When you chew into small pieces, sometimes the biscuit will too sticky and stick between teeth.What do you mean by 'inner biscuit', alberttim? Are you talking about the filling of a biscuit sandwich (like the cream in in biscuits below)?
If so, I find it difficult to imagine the filling stuck between the teeth. They might stick on or behind the teeth or on the gums. I imagine something fibrous (like a bit of meat or vegetable) stuck between teeth.
Why is past tense use in here?I might say 'The biscuit stuck between my teeth', or more likely, 'The biscuit is stuck between my teeth.'
If the biscuit was sticky and stuck onto the surface of my teeth, I would say 'The biscuit stuck on my teeth'. (Actually, candy is more likely to stick on your teeth than a biscuit is.)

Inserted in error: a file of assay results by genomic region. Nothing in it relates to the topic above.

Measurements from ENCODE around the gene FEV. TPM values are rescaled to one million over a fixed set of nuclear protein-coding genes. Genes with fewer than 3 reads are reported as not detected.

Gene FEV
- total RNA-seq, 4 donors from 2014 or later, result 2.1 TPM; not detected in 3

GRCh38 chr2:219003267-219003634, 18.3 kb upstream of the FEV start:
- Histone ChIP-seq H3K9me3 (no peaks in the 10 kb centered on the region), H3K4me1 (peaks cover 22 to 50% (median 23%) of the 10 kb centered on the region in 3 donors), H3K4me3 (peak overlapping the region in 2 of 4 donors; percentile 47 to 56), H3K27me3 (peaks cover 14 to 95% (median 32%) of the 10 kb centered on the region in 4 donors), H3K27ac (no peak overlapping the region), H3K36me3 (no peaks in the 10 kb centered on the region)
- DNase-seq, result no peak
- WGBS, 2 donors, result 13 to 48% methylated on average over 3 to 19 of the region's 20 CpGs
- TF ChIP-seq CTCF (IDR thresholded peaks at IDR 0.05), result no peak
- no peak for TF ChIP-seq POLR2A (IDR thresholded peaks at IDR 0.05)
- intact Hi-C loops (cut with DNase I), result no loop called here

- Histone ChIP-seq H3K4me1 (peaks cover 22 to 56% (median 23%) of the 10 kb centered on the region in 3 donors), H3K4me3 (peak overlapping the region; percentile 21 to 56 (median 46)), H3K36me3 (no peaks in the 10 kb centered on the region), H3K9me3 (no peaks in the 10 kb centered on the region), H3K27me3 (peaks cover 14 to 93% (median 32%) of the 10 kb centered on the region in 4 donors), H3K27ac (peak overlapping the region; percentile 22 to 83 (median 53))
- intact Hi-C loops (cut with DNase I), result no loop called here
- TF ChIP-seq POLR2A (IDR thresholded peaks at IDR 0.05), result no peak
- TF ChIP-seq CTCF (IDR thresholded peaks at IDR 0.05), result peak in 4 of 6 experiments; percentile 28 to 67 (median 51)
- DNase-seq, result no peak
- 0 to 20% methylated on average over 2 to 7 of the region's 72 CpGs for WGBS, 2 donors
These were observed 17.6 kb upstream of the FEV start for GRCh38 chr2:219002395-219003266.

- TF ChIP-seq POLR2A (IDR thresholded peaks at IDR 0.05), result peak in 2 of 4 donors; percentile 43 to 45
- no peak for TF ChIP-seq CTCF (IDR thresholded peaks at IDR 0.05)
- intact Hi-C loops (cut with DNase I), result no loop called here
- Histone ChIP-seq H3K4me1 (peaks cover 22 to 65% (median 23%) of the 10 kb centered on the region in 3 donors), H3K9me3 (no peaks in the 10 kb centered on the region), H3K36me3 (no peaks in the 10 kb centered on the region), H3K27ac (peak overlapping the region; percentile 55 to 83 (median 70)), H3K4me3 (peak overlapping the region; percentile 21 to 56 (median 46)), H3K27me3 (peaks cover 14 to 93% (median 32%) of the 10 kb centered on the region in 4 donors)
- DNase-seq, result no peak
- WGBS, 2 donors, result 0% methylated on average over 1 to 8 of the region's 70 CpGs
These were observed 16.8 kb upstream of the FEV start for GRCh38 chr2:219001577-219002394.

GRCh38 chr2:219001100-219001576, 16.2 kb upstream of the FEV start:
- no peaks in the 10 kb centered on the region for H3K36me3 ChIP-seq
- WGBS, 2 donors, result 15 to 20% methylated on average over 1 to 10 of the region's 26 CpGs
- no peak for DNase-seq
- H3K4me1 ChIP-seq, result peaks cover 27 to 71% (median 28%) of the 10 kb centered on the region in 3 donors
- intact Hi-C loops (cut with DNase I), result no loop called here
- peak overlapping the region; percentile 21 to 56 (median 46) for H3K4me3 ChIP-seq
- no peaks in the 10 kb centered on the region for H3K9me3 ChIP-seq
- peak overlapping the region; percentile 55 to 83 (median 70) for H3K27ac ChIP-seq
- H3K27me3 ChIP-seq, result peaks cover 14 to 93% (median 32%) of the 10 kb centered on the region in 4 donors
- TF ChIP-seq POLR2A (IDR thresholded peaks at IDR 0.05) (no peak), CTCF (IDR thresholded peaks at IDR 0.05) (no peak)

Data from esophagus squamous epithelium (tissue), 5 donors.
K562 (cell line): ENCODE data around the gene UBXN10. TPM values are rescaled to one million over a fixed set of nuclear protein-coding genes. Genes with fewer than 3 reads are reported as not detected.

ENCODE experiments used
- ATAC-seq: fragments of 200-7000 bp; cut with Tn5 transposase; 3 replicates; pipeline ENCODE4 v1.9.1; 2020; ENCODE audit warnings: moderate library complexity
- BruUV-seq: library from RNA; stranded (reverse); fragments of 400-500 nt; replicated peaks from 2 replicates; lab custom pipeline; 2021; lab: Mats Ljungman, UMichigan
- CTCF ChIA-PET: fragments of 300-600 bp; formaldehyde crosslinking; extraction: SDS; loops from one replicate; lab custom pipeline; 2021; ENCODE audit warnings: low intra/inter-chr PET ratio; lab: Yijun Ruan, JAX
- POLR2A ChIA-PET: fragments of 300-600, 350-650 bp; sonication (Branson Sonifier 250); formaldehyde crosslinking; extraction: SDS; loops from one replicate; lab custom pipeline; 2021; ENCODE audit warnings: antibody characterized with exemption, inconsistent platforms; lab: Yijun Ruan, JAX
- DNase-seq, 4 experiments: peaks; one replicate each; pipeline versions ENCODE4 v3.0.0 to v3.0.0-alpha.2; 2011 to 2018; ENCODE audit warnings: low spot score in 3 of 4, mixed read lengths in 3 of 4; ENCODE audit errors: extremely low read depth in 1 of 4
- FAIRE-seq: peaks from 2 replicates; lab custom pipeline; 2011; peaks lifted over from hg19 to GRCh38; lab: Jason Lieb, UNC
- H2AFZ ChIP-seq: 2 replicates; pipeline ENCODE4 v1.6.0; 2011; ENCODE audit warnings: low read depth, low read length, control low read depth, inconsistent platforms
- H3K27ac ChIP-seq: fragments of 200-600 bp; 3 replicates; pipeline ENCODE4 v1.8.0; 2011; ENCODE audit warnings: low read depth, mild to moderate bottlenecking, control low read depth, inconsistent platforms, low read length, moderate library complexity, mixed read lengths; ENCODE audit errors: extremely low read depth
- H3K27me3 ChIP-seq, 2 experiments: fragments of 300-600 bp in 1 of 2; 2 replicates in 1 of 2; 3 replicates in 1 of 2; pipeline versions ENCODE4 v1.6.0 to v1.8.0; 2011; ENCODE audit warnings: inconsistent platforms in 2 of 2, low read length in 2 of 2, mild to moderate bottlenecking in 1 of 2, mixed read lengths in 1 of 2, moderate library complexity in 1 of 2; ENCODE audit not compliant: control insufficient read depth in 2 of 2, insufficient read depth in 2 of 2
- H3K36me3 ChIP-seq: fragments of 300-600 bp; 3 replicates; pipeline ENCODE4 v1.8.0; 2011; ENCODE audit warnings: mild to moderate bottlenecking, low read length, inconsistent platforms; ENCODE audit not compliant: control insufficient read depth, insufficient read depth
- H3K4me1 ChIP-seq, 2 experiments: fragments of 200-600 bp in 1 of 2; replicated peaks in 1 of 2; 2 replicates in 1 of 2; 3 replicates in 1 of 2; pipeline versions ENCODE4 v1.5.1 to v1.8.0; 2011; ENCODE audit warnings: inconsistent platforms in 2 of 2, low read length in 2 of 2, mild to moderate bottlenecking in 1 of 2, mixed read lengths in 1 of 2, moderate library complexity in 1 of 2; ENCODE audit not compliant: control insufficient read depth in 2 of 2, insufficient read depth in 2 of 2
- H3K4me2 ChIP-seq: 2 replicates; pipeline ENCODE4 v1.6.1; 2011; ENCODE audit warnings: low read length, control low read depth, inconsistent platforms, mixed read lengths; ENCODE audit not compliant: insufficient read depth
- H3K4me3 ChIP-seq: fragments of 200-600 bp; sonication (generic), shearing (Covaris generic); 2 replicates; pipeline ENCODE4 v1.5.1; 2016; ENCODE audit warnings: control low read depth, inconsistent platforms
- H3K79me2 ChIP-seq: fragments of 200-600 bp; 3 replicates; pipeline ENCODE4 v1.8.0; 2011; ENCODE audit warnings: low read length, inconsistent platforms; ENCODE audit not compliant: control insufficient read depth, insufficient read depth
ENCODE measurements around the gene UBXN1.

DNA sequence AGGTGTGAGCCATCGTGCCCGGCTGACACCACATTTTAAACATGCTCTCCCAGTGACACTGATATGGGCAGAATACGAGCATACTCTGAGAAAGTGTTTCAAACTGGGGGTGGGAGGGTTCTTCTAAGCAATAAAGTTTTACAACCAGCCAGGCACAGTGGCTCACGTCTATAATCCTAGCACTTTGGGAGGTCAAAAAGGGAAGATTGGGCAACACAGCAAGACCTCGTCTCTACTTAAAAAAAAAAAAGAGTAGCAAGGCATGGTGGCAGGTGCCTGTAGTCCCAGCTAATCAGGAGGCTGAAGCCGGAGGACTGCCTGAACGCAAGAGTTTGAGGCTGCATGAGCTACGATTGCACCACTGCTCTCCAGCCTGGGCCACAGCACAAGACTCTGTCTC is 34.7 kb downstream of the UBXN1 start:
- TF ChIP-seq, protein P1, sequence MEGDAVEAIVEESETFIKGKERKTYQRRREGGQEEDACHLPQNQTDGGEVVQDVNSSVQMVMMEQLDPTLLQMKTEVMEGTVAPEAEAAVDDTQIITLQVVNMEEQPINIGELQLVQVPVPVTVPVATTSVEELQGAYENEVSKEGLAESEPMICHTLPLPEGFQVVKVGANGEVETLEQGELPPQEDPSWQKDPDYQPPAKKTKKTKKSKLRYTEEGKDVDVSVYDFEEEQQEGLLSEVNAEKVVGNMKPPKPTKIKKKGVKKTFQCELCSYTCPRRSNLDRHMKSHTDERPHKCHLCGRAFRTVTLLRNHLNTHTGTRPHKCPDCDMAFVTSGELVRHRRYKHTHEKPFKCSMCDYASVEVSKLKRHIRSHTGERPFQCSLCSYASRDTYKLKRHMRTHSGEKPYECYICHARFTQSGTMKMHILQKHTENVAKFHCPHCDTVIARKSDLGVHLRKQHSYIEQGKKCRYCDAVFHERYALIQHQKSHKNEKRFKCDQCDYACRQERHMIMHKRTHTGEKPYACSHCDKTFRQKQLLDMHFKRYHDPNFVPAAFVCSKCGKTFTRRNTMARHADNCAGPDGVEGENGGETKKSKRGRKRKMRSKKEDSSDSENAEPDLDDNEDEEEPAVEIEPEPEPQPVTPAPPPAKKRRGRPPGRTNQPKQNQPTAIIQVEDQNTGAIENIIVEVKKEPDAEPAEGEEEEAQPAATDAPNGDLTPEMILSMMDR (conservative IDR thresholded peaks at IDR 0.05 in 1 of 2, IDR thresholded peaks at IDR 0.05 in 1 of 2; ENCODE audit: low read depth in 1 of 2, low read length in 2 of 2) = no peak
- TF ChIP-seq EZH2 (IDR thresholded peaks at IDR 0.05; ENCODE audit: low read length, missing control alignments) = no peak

Do you mean "between two teeth", i.e in the space between two adjacent teeth? Or do you mean "on a tooth" or "on my teeth" (on the surface of your teeth)?When you chew into small pieces, sometimes the biscuit will too sticky and stick between teeth.
Because it has happened, and is in the past.Why is past tense use in here?
You could say: (A bit of) The biscuit is stuck on my teeth.If the biscuit is still there. Should I say ," The biscuit stick on my teeth."?